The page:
Curvilinear coordinates

From formulasearchengine
Jump to navigation Jump to search

{{#invoke:Hatnote|hatnote}} Template:Multiple issues

Curvilinear, affine, and Cartesian coordinates in two-dimensional space

In geometry, curvilinear coordinates are a coordinate system for Euclidean space in which the coordinate lines may be curved. These coordinates may be derived from a set of Cartesian coordinates by using a transformation that is locally invertible (a one-to-one map) at each point. This means that one can convert a point given in a Cartesian coordinate system to its curvilinear coordinates and back. The name curvilinear coordinates, coined by the French mathematician Lamé, derives from the fact that the coordinate surfaces of the curvilinear systems are curved.

Well-known examples of curvilinear coordinate systems in three-dimensional Euclidean space (R3) are Cartesian, cylindrical and spherical polar coordinates. A Cartesian coordinate surface in this space is a plane; for example z = 0 defines the x-y plane. In the same space, the coordinate surface r = 1 in spherical polar coordinates is the surface of a unit sphere, which is curved. The formalism of curvilinear coordinates provides a unified and general description of the standard coordinate systems.

Curvilinear coordinates are often used to define the location or distribution of physical quantities which may be, for example, scalars, vectors, or tensors. Mathematical expressions involving these quantities in vector calculus and tensor analysis (such as the gradient, divergence, curl, and Laplacian) can be transformed from one coordinate system to another, according to transformation rules for scalars, vectors, and tensors. Such expressions then become valid for any curvilinear coordinate system.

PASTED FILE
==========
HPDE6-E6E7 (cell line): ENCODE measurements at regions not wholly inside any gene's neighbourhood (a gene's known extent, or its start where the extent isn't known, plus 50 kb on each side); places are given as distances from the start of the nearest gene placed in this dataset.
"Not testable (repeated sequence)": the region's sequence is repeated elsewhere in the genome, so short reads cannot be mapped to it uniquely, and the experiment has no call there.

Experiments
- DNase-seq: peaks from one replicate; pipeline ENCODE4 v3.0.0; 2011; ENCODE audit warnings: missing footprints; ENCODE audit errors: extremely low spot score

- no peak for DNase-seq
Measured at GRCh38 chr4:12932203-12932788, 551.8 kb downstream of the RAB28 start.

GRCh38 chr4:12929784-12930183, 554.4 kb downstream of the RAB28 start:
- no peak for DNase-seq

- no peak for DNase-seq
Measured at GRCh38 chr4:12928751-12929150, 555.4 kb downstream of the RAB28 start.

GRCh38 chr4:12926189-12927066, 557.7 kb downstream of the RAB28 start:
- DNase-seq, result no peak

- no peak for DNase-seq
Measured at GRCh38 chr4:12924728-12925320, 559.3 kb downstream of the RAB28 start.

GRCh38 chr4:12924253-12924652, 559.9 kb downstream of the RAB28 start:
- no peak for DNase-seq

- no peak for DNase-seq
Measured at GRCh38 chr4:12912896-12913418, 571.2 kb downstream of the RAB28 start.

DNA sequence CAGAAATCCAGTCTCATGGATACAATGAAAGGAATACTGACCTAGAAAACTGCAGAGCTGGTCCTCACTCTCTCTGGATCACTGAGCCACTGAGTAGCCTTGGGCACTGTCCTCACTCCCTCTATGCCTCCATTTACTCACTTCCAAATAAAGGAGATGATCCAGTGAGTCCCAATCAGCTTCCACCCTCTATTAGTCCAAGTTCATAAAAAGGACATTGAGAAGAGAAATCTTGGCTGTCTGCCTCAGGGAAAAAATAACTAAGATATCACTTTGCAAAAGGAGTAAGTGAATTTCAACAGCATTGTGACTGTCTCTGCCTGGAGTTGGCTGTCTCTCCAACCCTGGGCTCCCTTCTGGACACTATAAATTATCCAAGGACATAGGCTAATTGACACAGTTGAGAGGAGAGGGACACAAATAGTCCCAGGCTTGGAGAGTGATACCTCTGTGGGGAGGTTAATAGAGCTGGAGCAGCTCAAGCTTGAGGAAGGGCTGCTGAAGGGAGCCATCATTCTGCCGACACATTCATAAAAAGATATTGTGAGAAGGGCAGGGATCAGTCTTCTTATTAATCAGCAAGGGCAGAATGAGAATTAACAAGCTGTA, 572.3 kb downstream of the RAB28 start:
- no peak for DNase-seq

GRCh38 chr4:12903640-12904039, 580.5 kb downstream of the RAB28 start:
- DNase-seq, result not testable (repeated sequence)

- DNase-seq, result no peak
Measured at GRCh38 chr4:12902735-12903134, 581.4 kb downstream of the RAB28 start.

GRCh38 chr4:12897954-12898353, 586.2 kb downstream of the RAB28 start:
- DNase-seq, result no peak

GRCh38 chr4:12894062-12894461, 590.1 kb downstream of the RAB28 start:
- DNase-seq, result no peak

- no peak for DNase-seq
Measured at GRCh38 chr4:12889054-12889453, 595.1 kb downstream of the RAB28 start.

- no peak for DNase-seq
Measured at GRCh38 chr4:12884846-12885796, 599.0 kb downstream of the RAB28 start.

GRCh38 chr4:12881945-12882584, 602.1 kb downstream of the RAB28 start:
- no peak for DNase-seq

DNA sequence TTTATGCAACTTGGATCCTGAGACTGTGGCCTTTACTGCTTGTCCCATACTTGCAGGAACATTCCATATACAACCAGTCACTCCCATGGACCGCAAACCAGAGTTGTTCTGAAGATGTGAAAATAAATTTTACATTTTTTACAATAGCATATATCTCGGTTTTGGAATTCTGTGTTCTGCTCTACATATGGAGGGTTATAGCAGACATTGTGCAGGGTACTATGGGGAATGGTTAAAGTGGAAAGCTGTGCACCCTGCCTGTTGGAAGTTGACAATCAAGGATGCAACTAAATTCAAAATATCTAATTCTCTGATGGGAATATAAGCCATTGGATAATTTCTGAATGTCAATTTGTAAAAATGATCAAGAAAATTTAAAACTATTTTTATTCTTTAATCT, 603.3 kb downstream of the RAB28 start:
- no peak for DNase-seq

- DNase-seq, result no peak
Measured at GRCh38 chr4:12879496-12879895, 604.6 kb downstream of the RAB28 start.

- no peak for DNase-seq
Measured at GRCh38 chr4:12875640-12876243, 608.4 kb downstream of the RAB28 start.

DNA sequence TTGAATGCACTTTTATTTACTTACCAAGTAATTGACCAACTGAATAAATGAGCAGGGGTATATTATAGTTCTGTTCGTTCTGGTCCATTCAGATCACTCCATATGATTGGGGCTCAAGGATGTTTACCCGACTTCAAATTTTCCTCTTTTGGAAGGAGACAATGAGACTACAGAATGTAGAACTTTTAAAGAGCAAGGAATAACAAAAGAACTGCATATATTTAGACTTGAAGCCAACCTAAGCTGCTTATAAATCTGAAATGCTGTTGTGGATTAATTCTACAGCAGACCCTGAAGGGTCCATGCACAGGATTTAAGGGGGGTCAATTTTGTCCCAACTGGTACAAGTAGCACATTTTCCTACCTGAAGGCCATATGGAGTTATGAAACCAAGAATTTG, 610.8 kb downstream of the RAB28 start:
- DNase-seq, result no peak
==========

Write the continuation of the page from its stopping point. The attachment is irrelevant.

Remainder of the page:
Depending on the application, a curvilinear coordinate system may be simpler to use than the Cartesian coordinate system. For instance, a physical problem with spherical symmetry defined in R3 (for example, motion of particles under the influence of central forces) is usually easier to solve in spherical polar coordinates than in Cartesian coordinates. Equations with boundary conditions that follow coordinate surfaces for a particular curvilinear coordinate system may be easier to solve in that system. One would for instance describe the motion of a particle in a rectangular box in Cartesian coordinates, whereas one would prefer spherical coordinates for a particle in a sphere. Spherical coordinates are one of the most used curvilinear coordinate systems in such fields as Earth sciences, cartography, and physics (in particular quantum mechanics, relativity), and engineering.

Orthogonal curvilinear coordinates in 3d

Coordinates, basis, and vectors

Fig. 1 - Coordinate surfaces, coordinate lines, and coordinate axes of general curvilinear coordinates.
Fig. 2 - Coordinate surfaces, coordinate lines, and coordinate axes of spherical coordinates. Surfaces: r - spheres, θ - cones, φ - half-planes; Lines: r - straight beams, θ - vertical semicircles, φ - horizontal circles; Axes: r - straight beams, θ - tangents to vertical semicircles, φ - tangents to horizontal circles

For now, consider 3d space. A point P in 3d space can be defined using Cartesian coordinates (x, y, z) [equivalently written (x1, x2, x3)], or in another system (q1, q2, q3), as shown in Fig. 1. The latter is a curvilinear coordinate system, and (q1, q2, q3) are the curvilinear coordinates of the point P.

The surfaces q1 = constant, q2 = constant, q3 = constant are called the coordinate surfaces; and the space curves formed by their intersection in pairs are called the coordinate curves. The coordinate axes are determined by the tangents to the coordinate curves at the intersection of three surfaces. They are not in general fixed directions in space, which happens to be the case for simple Cartesian coordinates.

A basis whose vectors change their direction and/or magnitude from point to point is called local basis. All bases associated with curvilinear coordinates are necessarily local. Basis vectors that are the same at all points are global bases, and can be associated only with linear or affine coordinate systems.

Note: usually all basis vectors are denoted by e, for this article e is for the standard basis (Cartesian) and b is for the curvilinear basis.

The relation between the coordinates is given by the invertible transformations:

Any point can be written as a position vector r in Cartesian coordinates:

where x, y, z are the coordinates of the position vector with respect to the standard basis vectors ex, ey, ez.